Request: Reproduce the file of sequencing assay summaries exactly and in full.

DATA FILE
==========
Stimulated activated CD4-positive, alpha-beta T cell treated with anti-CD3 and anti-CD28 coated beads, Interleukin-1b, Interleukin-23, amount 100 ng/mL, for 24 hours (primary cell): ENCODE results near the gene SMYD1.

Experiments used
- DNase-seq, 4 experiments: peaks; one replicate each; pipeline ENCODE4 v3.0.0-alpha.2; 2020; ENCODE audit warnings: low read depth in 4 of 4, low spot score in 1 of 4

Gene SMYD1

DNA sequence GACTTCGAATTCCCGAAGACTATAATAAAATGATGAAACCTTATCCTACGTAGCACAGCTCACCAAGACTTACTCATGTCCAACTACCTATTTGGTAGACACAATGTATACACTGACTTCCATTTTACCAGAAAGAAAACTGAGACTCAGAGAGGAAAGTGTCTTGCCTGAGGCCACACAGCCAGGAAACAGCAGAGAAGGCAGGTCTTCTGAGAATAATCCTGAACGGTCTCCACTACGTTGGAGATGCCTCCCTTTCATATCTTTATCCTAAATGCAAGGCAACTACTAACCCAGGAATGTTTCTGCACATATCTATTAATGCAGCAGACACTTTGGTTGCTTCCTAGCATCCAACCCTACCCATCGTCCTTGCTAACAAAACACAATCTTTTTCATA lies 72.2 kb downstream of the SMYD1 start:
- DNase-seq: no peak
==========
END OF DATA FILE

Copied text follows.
Stimulated activated CD4-positive, alpha-beta T cell treated with anti-CD3 and anti-CD28 coated beads, Interleukin-1b, Interleukin-23, amount 100 ng/mL, for 24 hours (primary cell): ENCODE results near the gene SMYD1.

Experiments used
- DNase-seq, 4 experiments: peaks; one replicate each; pipeline ENCODE4 v3.0.0-alpha.2; 2020; ENCODE audit warnings: low read depth in 4 of 4, low spot score in 1 of 4

Gene SMYD1

DNA sequence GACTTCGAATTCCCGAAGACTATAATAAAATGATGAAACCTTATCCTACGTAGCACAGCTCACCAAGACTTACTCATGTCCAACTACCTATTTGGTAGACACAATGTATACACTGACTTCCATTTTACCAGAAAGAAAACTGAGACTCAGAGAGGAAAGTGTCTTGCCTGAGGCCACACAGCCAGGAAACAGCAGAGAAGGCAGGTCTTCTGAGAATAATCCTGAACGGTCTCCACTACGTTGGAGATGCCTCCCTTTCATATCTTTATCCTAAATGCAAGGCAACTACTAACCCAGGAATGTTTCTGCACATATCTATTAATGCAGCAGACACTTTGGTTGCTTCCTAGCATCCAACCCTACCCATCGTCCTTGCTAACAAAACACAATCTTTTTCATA lies 72.2 kb downstream of the SMYD1 start:
- DNase-seq: no peak